It was titled (Extra)Ordinary Lives, and came about when a reader wrote to say she wouldn't be able to have a blog because her life had been so ordinary there was nothing to say about it. You can read the post here.

Which seems to be what the three quoted above are saying about their work lives. So I'll tell you (and any others who think you fit the category) what I said in that 2005 post: “There are no ordinary lives.”

It is a mistake to compare our lives to one another and anyway, I think old age is the great leveler. Here is why.

It doesn't matter if you were a rock star or a secretary, a bus driver or a captain of industry. After a certain age, your joints will probably ache, you will lose your hair or maybe your teeth, the diseases of age – cancer, diabetes, heart disease, etc. - are way too common at our age, not to mention the eventual visit from the grim reaper himself will catch up with all of us no matter what kind of career we had or if we had none at all.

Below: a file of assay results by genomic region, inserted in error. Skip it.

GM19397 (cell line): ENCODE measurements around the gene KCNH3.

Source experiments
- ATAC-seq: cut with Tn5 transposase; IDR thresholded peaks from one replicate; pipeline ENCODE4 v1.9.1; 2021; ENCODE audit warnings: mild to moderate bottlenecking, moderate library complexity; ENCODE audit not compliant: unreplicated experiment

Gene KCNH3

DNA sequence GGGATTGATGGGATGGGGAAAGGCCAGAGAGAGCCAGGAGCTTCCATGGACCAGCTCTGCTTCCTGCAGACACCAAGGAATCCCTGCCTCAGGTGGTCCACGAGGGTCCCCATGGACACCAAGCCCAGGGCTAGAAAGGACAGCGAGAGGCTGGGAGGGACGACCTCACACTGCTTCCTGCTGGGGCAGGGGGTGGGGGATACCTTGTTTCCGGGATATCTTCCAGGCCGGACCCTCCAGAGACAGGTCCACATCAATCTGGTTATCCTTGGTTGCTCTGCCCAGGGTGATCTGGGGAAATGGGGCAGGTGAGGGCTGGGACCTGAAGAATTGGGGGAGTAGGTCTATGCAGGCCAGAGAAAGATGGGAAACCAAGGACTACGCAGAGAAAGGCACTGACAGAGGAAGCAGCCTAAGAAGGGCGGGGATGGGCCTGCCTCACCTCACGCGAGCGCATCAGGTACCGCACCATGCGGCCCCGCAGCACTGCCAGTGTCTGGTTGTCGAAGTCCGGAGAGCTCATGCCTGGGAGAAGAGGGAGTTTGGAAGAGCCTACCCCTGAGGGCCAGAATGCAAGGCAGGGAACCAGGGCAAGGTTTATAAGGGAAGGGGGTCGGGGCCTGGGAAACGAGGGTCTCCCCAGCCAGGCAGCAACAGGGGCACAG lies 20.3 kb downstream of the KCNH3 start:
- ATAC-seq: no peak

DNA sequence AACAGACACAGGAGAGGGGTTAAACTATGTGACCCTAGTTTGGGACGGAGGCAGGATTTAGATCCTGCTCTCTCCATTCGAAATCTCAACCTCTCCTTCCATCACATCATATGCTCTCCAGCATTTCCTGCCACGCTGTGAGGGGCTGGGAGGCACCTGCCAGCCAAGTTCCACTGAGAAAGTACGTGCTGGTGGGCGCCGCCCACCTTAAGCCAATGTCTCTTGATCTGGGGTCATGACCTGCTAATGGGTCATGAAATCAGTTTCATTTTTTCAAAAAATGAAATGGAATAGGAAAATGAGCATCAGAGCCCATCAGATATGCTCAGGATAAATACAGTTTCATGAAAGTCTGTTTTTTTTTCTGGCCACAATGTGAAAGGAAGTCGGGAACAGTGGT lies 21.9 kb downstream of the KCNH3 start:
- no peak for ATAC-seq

Some of you may have thought your jobs were boring or mundane, and perhaps they really were, but that does not make you either of those things.

In the United States more than in European countries, we define ourselves by the jobs we hold during our working lives. Let's not carry that over into our old age.


At The Elder Storytelling Place today, Norm Jenson: Seven Steps


Comments

You are SO, SO, SO right!

That is exactly the point that was being illustrated by the photographs you featured previously which showed an old person looking into a mirror and seeing their young self (as whatever occupation they formerly held). That is, when the world sees an old person, they no longer have their former identity.